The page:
The new Canada Anti-Spam Legislation
Canada, just like many other countries, adopted an Anti-Spam legislation that will come into force gradually on July 1st, 2014, January 15, 2015 and July 1st, 2017.
This Act aims at:
1° regulating commercial electronic messages (CEM) that could be defined, in brief, as electronicmessages sent by any means and that have, as purpose, in whole or in part, to encourageparticipation in a commercial activity. This includes a CEM for an offer to purchase, to sell or toconduct any other commercial activity, to promote commercial activities or to make the promotion of a person (physical or moral). A message which asks the recipient to consent to the receipt of furtherCEM also constitutes a CEM; and
2° the amendment of transmission data and the installation of computer programs without the consent ofthe recipient.
As for a CEM, the Act imposes an obligation to obtain an express consent from the recipient. A strict procedure is imposed by the Act and the regulations in order to show a clear consent obtained either verbally or in writing. You must, in the process of obtaining a consent, present clearly and in simple form the goal and the identification of the person requesting the consent (or the person for whom the consent is asked) and you must also indicate clearly that this consent may be withdrawn at any time. It shall be prohibited to send a demand where the object is already checked in a box and only requires a return or acceptance click; the recipient must himself check the box before returning/accepting. The consent sought shall not be included with other consents such as, for example, a consent to the installation of a computer program; the invitation to consent must be separate.
Also for CEMs, there may be implied consent in the case of existing commercial relations, existing non-commercial relations, conspicuous publication and voluntary disclosure. Conspicuous publication would, for example, be when a website of a business person bears no declaration of refusal of communications with respect to the object covered by that website. As for voluntary disclosure, a good example could be the person handing a business card that comprises an e-mail address; the person thus giving his business card expresses his accord to receive CEMs in relation to his business.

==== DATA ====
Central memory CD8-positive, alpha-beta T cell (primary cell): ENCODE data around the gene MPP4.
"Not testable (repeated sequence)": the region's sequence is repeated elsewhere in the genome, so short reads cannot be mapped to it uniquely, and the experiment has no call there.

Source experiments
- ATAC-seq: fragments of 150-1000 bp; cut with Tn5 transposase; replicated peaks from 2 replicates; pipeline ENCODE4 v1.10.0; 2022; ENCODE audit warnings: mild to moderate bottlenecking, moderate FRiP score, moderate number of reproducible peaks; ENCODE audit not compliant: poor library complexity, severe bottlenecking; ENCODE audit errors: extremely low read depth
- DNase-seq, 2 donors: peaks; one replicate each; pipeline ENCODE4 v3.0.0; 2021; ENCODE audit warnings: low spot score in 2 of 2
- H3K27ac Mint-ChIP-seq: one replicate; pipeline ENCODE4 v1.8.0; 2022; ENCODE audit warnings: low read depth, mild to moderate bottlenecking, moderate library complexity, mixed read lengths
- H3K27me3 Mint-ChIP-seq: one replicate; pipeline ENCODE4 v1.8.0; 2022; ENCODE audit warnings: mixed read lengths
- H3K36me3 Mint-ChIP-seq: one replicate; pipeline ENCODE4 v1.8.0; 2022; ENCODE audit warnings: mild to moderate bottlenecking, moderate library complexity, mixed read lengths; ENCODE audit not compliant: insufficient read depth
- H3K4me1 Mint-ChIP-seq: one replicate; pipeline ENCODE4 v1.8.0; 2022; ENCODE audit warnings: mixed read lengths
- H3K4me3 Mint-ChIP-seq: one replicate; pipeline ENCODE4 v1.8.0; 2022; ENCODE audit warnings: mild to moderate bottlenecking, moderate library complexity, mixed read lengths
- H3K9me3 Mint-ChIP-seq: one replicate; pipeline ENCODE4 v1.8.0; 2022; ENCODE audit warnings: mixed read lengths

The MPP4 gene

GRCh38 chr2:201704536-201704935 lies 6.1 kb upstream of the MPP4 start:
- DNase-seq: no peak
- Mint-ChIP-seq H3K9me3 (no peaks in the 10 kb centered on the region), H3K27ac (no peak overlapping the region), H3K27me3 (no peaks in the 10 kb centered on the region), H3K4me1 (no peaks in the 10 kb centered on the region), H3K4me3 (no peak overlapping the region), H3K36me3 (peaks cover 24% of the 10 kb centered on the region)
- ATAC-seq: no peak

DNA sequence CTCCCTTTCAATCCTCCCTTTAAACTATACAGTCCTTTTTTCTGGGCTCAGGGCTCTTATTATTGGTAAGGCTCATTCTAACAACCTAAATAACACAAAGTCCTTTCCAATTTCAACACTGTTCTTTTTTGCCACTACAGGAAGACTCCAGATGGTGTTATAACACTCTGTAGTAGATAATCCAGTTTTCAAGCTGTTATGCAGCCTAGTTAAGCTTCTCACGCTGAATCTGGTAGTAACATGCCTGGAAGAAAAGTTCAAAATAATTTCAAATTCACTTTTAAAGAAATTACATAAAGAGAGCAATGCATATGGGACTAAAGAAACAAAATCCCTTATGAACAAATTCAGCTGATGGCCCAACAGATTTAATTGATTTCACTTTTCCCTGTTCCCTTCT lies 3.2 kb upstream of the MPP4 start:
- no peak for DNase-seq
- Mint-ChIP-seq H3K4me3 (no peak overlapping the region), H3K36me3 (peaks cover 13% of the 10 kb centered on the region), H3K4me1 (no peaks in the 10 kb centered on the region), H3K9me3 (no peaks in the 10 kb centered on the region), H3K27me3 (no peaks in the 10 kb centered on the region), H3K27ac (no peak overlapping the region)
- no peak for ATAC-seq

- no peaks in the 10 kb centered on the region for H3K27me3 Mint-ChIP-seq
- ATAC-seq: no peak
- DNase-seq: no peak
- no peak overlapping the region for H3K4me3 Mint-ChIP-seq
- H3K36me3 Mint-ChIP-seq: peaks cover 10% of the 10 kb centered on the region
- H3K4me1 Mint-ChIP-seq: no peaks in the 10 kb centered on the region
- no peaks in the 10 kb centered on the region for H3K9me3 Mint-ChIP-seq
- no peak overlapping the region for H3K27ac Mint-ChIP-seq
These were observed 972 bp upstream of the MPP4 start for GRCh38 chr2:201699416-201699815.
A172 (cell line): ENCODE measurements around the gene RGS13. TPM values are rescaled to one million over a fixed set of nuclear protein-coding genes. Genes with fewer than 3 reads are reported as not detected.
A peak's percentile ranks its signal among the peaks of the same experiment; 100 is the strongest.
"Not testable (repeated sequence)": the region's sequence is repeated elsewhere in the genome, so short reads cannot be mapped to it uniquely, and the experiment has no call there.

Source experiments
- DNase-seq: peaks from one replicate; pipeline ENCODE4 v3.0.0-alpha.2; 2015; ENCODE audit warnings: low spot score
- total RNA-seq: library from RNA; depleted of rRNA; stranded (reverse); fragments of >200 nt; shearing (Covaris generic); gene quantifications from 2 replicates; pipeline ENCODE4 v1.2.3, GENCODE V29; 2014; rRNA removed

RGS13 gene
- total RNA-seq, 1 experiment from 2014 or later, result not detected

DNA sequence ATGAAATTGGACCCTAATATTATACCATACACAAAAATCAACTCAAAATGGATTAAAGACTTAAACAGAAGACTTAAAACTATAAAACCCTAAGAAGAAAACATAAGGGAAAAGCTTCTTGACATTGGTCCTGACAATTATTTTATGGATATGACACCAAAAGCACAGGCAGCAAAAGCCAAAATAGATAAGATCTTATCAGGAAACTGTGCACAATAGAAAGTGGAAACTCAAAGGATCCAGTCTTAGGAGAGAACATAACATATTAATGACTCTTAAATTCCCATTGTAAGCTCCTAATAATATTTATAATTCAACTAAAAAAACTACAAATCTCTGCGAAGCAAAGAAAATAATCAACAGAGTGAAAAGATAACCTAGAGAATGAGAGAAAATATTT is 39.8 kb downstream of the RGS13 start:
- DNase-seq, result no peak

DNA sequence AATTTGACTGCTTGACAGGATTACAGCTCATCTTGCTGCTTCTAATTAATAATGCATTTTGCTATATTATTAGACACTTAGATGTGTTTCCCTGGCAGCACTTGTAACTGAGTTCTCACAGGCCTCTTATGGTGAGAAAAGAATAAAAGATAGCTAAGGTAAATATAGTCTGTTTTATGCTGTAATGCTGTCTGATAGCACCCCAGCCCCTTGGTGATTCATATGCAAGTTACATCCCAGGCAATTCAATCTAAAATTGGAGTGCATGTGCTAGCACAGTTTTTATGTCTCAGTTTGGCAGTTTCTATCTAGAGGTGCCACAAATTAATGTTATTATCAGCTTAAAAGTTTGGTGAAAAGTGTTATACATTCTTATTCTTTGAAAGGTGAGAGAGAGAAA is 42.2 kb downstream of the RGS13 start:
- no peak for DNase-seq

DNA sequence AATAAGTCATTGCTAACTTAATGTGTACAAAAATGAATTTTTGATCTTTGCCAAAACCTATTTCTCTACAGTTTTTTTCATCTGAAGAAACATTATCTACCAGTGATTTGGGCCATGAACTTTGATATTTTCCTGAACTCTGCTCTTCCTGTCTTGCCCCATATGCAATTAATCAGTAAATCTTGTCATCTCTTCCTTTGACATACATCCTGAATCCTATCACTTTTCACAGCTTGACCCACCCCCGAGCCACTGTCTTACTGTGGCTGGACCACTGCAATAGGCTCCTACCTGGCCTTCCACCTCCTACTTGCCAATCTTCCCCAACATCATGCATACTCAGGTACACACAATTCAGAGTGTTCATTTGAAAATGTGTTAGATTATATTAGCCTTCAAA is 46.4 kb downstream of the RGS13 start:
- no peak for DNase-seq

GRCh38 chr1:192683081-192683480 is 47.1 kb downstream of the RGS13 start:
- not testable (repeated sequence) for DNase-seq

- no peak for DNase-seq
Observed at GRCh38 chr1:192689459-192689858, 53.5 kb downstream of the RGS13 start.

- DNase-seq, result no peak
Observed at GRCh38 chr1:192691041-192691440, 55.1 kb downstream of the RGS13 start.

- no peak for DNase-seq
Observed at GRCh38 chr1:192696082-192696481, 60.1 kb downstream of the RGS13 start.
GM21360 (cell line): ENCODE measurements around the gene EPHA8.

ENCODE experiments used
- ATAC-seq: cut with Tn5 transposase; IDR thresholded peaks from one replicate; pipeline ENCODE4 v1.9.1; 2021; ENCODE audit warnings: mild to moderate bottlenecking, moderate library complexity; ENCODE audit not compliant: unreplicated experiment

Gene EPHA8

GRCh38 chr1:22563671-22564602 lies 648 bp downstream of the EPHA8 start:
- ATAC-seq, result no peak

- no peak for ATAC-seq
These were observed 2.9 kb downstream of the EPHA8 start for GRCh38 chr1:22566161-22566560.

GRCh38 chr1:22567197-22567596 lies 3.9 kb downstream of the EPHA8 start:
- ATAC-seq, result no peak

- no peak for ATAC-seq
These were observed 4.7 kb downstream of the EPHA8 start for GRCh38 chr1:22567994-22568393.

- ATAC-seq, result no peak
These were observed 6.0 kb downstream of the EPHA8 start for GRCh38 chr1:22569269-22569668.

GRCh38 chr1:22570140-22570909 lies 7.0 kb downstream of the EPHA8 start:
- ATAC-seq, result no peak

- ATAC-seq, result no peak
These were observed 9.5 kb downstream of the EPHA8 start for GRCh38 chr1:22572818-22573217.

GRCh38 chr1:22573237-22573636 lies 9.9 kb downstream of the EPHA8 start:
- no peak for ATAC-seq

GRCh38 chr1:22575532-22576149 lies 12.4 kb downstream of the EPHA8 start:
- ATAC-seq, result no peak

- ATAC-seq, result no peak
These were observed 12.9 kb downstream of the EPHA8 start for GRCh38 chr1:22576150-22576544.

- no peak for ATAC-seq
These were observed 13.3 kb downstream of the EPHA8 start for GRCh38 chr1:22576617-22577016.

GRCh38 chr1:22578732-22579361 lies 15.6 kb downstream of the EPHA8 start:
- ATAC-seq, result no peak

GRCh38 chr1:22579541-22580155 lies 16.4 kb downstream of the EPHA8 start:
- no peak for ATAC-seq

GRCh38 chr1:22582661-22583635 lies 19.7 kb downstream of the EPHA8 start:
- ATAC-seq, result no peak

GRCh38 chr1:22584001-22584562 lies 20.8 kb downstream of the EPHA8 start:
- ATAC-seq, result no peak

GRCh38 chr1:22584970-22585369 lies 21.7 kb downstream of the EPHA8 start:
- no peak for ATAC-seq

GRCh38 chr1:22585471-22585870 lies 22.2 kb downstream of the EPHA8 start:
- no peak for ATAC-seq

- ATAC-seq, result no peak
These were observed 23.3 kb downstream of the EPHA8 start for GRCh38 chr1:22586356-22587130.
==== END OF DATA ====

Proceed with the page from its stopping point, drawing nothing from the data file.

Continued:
As for the second portion of the Act, namely the amendment of transmission data or installation of computer programs, this aims at controlling external intrusions on the user’s computer. An express consent shall be required for any modification of transmission data and here again the consent shall answer to strict regulations. The installation of computer programs entails the same consent obligation; however, shall not be subject to specific consent the installation of cookies, html codes or java scripts when those operations have been preauthorised by the user and the interventions covering security of telecommunication systems or improvements thereof.
The anti-spams provisions will begin to apply on July 1st, 2014. The provisions concerning installation of computer programs will come into application on January 15, 2015.
By exception, if a sender can justify a pre-existing business relation with a recipient of a CEM, he shall benefit from a grace period of 3 years until July 1st, 2017 during which period he shall be able to continue communicating with that recipient without obtaining the recipient’s consent; thereafter, all CEMs communicated to whomsoever will have to be made in accordance with the Act.
Non-profit organisations are not exempt from those provisions, except for recipients who have been members in the 2 preceding years.
The Anti-Spam Act applies to all types of messages: textos, sms and messages sent through social networks.
From July 1st, 2014 and, in those cases where the Act applies from January 15, 2015, penalty for violation will take the form of a fine of up to $1,000,000.00 for individuals and up to $10,000,000.00 for a moral person. From July 1st, 2017 on, a right of private action or a penalty of up to $1,000,000.00 for each offense will apply, against the offender and any person assisting, aiding or abetting in the commission of the offense.
There is consequently an urgency for businesses that use CEMs to act with respect to the July 1st, 2014 deadline. You should begin by analysing and examining the types of communications used, proceed to a categorization of the CEMs between clients and non-clients, establish a strategy of changes to your equipment and programs and set up a withdrawal procedure from your data bank.
The CRTC, the Competition Bureau and the Office of the Privacy Commissioner of Canada will be in charge of the application of the Act. CRTC’s responsibility will cover inquiries and administrative sanctions. The Competition Bureau, within the framework of its attributions on the goal of maintaining a competing market, will take charge of false or treacherous indications in any CEM or other visible or cache components. The Competition Bureau and the Office of the Privacy Commissioner of Canada will proceed to the supervision of the collection of personal data made in contravention with the Act.
The Act and the By-laws contain a number of subtleties and the solutions applicable to one business may not necessary apply to another. It is thus important that all situations be analysed on a case-by-case basis.
Louis Linteau and Julie Philippe
This bulletin is intended as a general information instrument and is not to be considered as a legal advice or opinion on any of the issues raised.